# Practice safe keno

Jul 6, 2004 6:14 AM

If we stick to our plan of playing five or six dollars per game, but we want to increase our goal to a win of \$8,000 or \$9,000, there are two logical choices. We can play either a five or six-way-seven for a dollar per way or a 10 or 12-way-eight for 50 cents per way. Either one, if hit solid will put us in our desired winning bracket.

A six-way-seven is easy to construct. Two groups of three and three groups of four (4-4-4-3-3) will give you a six-way-seven. Alternatively, you could also play three groups of three and two groups of four (4-4-3-3-3), which is also a six-way-seven. Either of these tickets is playable and are among the best of the six-way sevens to play. The only problem with these tickets that I can see is that as a player, both tickets have some 8-spot and 6-spot ways that are can be readily hit, and if I don’t have them covered I won’t win anything. In other words, on the first ticket, (4-4-4-3-3), I could hit a solid eight, (4-4) and not win anything except a couple of dollars on the 7-spot. The problem is to cover the three-way-eight and the six, I would have to play almost as much on them as I would on the 7-spot ways.

Are there any good five-way-sevens? Mark 15 numbers, and circle two groups of four, two groups of three, and one king. (4-4-3-3-1). Four of the way sevens are made by combining a four and a three. The fifth seven is made by combining both groups of three and the king. Now there is a difference between this ticket and the six-way-sevens above. Although this ticket has a five-way-eight on it, in four of these cases a solid eight would also result in a solid seven, so in that way we’re covered. We can buy insurance on the last 8-spot (4-4) by playing it on a separate ticket. The 6-spot can be played on the same ticket as the sevens. Remember, we’re trying to avoid the situation where we have a substantial solid hit that is uncovered. Thus by covering the 8-spot (4-4) on one ticket for a dollar, and playing the five-way-seven and the one-way-six for a dollar on another ticket, we can achieve our goal for \$7 per game.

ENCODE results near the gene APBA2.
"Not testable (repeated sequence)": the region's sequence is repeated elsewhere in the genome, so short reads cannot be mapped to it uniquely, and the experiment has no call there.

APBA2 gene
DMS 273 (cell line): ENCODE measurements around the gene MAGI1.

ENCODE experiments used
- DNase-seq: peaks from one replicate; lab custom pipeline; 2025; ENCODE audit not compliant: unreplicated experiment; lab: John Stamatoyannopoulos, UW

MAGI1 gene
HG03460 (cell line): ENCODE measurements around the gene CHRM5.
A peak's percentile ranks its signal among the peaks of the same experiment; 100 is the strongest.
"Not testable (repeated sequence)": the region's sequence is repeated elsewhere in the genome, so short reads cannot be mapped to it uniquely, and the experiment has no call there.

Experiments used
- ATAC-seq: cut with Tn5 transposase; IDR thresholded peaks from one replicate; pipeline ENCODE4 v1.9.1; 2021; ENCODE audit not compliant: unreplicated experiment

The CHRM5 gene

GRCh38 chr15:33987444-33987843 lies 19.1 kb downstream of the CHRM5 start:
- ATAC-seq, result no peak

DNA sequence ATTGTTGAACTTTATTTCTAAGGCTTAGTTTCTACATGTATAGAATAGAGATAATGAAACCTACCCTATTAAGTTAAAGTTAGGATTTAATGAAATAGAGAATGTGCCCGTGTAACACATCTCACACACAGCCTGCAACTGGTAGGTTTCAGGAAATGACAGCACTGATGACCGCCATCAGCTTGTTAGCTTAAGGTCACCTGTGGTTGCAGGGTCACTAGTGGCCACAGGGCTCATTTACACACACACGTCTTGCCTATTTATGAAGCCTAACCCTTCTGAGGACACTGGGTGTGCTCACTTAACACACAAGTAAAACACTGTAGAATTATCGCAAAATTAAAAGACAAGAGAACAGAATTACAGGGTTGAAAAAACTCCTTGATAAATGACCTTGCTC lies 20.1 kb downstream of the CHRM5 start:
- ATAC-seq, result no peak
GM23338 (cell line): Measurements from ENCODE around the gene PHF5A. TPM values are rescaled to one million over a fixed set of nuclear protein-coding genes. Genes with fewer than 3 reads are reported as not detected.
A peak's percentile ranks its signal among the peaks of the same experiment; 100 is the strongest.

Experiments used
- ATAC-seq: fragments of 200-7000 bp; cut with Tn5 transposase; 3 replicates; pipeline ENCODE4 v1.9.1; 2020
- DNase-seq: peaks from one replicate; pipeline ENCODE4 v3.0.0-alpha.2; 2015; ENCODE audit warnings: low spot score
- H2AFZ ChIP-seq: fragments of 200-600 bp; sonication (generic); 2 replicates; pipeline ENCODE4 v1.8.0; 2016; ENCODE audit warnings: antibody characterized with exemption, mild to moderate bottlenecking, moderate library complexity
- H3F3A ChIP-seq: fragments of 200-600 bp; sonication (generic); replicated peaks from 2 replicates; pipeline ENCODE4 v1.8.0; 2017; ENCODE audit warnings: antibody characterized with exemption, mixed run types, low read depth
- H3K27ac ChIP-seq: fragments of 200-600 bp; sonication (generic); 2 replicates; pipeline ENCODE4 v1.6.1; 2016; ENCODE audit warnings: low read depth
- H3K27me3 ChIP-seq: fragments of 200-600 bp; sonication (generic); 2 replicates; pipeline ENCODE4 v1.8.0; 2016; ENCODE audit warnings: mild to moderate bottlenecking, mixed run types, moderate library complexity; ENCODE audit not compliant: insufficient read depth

A 10-way-eight can be constructed using five groups of four. This is of course one of the most popular way tickets of all time. At 50 cents per way, a solid eight will pay \$8,000 to \$10,000 or so at most keno games, and the ticket will cost you \$5 per game. There’s not much more to say about 10-way-eights, because this is the best one you can play! As before, don’t play the 4-spots. Playing the 12’s and the 20-spot on this is problematical, because almost any substantial catch on these tickets will likely also include a seven out of eight.

You can construct a decent 12-way-eight by marking 18 numbers, grouped 4-4-4-2-2-2. Three of the eights are made by combining two groups of four, (4-4) while nine of the eights are made by combining one group of four with two groups of two (4-2-2). Now there is a 10-way-six on this ticket, but on nine of these ways if you hit a solid six, you’ll hit at least a six out of eight. In this way you have a little protection. The last 6-spot is the 2-2-2, which you can play for a dollar on a separate ticket for insurance, as it is possible to hit this solid six without getting squat on your eights. If we do this, we’ll have a 12-way-eight for 50 cents per way and a \$1 six-spot for a total of \$7 per game.

That’s it for this week, Good Luck! I’ll see you in line!